CES: And thanks for all the beer!
Last week, the Las Vegas expo showed off its fun side with state-of-the-art technologies for making and enjoying beer, writes BRYAN TURNER
From craft beer-making machines to robots that pour beer, CES had more beer than usual in Las Vegas last week. And even free beer if you found the right stand. Stampede’s saloon-style booth offered beer to visitors who tried out its latest drones, virtual reality, and other gaming products. No beer tech, though.
Here are some of the beer technologies that stood out:
LG HomeBrew – Craft beer made at home
LG’s HomeBrew craft beer-making machine, debuted at CES 2019, brings the brewing process home thanks to single-use capsules, a self-cleaning feature, and an algorithm optimised for fermentation.
Like a Nespresso coffee machine, the beer maker uses capsules, which contain malt, yeast, hop oil and flavouring. At the press of a button, LG HomeBrew automates the whole procedure from fermentation and carbonation to ageing. A companion app lets users check HomeBrew’s status at any time during the process, from their handsets.
The beer machine not only offers a simple way to make craft
Designed with discerning beer lovers in mind, HomeBrew allows for in-home production of batches of more than 4 litres of beer in a variety of styles. The following five distinctive, flavoured beers are available now:
- Hoppy American IPA
- Golden American Pale Ale
- Full-bodied English Stout
- Zesty Belgian-style Witbier
- Dry Czech Pilsner
The only catch? It takes about two weeks to make, depending on the beer type.
“LG HomeBrew is the culmination of years of home appliance and water purification technologies that we’ve developed over the decades,” said Dan Song, president of LG Electronics Home Appliance & Air Solutions Company. “Homebrewing has grown at an explosive pace, but there are still many beer lovers who haven’t taken the jump because of the barriers to entry, like complexity, and these are the consumers we think will be attracted to LG HomeBrew.”
Click here to read about the party speaker that holds beer and robots that pour beer.
CES: Alienware gets Legend-ary
At CES in Las Vegas last week, Dell’s Alienware released a family of high-end, thin, light, and affordable machines for both amateur and professional gamers – and a new identity.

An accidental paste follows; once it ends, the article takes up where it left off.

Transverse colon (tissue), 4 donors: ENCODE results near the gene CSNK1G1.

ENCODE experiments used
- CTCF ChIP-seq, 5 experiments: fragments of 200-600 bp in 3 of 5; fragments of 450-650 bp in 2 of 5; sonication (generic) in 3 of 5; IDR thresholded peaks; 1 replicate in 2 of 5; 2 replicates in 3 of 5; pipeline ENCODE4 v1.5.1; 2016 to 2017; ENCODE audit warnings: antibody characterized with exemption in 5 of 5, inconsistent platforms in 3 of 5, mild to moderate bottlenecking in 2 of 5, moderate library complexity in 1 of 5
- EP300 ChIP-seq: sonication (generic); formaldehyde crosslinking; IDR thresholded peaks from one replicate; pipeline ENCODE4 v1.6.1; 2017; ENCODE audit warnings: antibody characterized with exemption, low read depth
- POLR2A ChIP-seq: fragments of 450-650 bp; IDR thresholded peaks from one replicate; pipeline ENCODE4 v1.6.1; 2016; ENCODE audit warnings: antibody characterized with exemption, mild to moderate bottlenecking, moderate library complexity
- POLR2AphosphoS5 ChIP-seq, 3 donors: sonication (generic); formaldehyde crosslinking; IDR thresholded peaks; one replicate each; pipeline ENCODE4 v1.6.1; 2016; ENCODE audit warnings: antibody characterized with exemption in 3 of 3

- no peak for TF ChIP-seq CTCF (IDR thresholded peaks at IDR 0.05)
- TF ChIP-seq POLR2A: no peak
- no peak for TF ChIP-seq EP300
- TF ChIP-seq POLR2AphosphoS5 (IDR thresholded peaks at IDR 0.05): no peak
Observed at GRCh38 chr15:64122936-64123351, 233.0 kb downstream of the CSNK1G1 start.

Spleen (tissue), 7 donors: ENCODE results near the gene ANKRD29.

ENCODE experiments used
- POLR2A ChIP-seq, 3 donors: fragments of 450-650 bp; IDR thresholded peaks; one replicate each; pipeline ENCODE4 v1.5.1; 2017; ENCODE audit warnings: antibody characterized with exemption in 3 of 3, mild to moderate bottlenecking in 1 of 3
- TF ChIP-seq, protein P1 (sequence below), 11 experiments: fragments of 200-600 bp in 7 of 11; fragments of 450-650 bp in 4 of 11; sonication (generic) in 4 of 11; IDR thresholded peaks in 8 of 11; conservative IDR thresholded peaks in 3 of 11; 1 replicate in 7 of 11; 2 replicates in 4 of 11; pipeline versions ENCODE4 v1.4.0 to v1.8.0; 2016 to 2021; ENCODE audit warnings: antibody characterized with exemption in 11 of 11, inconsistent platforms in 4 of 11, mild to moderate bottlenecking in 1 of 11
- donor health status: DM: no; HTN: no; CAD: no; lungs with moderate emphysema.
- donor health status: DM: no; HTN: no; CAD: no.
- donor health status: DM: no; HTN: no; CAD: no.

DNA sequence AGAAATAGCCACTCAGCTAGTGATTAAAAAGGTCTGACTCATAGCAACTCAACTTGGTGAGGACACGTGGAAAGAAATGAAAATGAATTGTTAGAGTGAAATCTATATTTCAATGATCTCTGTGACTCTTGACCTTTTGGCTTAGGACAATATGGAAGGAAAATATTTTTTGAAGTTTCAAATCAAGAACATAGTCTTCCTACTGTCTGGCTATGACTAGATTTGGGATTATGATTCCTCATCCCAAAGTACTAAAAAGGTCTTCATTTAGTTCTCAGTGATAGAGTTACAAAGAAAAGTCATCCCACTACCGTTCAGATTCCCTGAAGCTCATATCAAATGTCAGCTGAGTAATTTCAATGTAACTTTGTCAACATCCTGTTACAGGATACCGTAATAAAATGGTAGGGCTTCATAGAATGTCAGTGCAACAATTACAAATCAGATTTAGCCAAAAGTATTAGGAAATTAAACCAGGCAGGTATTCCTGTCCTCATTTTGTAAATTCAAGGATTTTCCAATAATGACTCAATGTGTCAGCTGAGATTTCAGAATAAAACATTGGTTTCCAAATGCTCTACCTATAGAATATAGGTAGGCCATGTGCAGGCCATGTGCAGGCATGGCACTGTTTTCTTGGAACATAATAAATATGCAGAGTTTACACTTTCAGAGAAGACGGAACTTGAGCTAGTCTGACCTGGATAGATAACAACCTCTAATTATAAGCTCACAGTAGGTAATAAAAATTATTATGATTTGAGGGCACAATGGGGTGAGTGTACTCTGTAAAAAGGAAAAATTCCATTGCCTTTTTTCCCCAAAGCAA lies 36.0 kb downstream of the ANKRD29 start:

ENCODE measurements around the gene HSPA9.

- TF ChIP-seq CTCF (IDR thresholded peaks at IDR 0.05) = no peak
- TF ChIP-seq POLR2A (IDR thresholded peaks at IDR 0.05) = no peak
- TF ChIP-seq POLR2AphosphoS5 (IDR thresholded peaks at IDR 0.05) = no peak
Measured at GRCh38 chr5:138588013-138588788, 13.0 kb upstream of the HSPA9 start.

Alienware marked CES 2019 as a brand milestone with the debut of a new design identity, Alienware Legend. It aims to set a new bar of excellence for what gamers want most – performance and function. Alienware says it evaluated multiple concepts and chose one that was the biggest and boldest departure from its current look.
Alienware Legend, says the company, stays true to the brand’s core design tenets, taking cues from its deep roots in sci-fi culture and its early industrial designs, to distinguish the brand from the rest of the industry. The new Legend design is optimised with cutting-edge thermal cooling technology to achieve and sustain overclocking power, improved AlienFX lighting, and ultra-thin screen borders. It also unveiled a new “three-knuckle hinge” design that reduces the overall dimension while creating a stronger assembly, all combining to yield a better gaming experience.
“We’re excited to come to this year’s CES with some truly groundbreaking products, next-gen software and strategic partnerships that will bring more people to experience PC gaming and advance the industry,” said Frank Azor, vice president and general manager of Alienware. “The legend design answers the call for more and better from our gaming community, and the new G Series laptops will make PC gaming even more accessible to those looking for high-performance gaming at a cost they can appreciate.”
Click here to read about Alienware Legend in action with the Area-51m and m-series laptops